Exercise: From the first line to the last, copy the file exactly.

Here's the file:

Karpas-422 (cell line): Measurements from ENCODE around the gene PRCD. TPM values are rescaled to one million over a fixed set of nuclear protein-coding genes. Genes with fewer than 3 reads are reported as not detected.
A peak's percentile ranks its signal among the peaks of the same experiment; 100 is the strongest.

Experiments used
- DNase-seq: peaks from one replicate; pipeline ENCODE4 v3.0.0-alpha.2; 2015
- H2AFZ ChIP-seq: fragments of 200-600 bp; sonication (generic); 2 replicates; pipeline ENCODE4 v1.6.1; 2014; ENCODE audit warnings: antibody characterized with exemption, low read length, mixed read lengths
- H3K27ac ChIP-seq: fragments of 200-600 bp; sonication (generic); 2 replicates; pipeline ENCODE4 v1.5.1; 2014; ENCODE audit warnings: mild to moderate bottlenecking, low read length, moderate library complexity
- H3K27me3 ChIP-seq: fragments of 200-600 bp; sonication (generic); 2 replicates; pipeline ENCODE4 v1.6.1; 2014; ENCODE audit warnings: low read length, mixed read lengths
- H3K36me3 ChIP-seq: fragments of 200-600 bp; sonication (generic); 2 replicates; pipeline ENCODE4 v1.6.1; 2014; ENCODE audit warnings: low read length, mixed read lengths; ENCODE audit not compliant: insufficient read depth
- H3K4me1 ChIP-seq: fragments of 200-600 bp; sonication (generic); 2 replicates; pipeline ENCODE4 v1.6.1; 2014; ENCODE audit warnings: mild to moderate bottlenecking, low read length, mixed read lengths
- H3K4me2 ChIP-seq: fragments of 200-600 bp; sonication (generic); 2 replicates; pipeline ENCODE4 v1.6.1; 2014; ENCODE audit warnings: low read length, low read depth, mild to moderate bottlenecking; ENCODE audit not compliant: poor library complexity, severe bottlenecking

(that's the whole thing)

Karpas-422 (cell line): Measurements from ENCODE around the gene PRCD. TPM values are rescaled to one million over a fixed set of nuclear protein-coding genes. Genes with fewer than 3 reads are reported as not detected.
A peak's percentile ranks its signal among the peaks of the same experiment; 100 is the strongest.

Experiments used
- DNase-seq: peaks from one replicate; pipeline ENCODE4 v3.0.0-alpha.2; 2015
- H2AFZ ChIP-seq: fragments of 200-600 bp; sonication (generic); 2 replicates; pipeline ENCODE4 v1.6.1; 2014; ENCODE audit warnings: antibody characterized with exemption, low read length, mixed read lengths
- H3K27ac ChIP-seq: fragments of 200-600 bp; sonication (generic); 2 replicates; pipeline ENCODE4 v1.5.1; 2014; ENCODE audit warnings: mild to moderate bottlenecking, low read length, moderate library complexity
- H3K27me3 ChIP-seq: fragments of 200-600 bp; sonication (generic); 2 replicates; pipeline ENCODE4 v1.6.1; 2014; ENCODE audit warnings: low read length, mixed read lengths
- H3K36me3 ChIP-seq: fragments of 200-600 bp; sonication (generic); 2 replicates; pipeline ENCODE4 v1.6.1; 2014; ENCODE audit warnings: low read length, mixed read lengths; ENCODE audit not compliant: insufficient read depth
- H3K4me1 ChIP-seq: fragments of 200-600 bp; sonication (generic); 2 replicates; pipeline ENCODE4 v1.6.1; 2014; ENCODE audit warnings: mild to moderate bottlenecking, low read length, mixed read lengths
- H3K4me2 ChIP-seq: fragments of 200-600 bp; sonication (generic); 2 replicates; pipeline ENCODE4 v1.6.1; 2014; ENCODE audit warnings: low read length, low read depth, mild to moderate bottlenecking; ENCODE audit not compliant: poor library complexity, severe bottlenecking